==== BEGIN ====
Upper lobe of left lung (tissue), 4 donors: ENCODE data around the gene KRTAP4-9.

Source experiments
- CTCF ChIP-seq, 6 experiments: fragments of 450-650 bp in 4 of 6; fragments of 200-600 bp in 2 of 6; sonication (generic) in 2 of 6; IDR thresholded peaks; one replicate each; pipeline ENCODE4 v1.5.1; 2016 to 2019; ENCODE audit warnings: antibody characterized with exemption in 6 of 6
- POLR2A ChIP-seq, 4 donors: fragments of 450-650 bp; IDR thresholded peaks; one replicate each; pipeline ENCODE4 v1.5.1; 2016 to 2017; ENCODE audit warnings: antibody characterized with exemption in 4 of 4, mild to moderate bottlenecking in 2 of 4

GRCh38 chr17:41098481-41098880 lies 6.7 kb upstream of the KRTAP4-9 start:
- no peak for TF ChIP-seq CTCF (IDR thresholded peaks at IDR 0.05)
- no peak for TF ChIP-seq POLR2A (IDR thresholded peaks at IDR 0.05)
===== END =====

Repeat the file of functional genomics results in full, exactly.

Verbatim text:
Upper lobe of left lung (tissue), 4 donors: ENCODE data around the gene KRTAP4-9.

Source experiments
- CTCF ChIP-seq, 6 experiments: fragments of 450-650 bp in 4 of 6; fragments of 200-600 bp in 2 of 6; sonication (generic) in 2 of 6; IDR thresholded peaks; one replicate each; pipeline ENCODE4 v1.5.1; 2016 to 2019; ENCODE audit warnings: antibody characterized with exemption in 6 of 6
- POLR2A ChIP-seq, 4 donors: fragments of 450-650 bp; IDR thresholded peaks; one replicate each; pipeline ENCODE4 v1.5.1; 2016 to 2017; ENCODE audit warnings: antibody characterized with exemption in 4 of 4, mild to moderate bottlenecking in 2 of 4

GRCh38 chr17:41098481-41098880 lies 6.7 kb upstream of the KRTAP4-9 start:
- no peak for TF ChIP-seq CTCF (IDR thresholded peaks at IDR 0.05)
- no peak for TF ChIP-seq POLR2A (IDR thresholded peaks at IDR 0.05)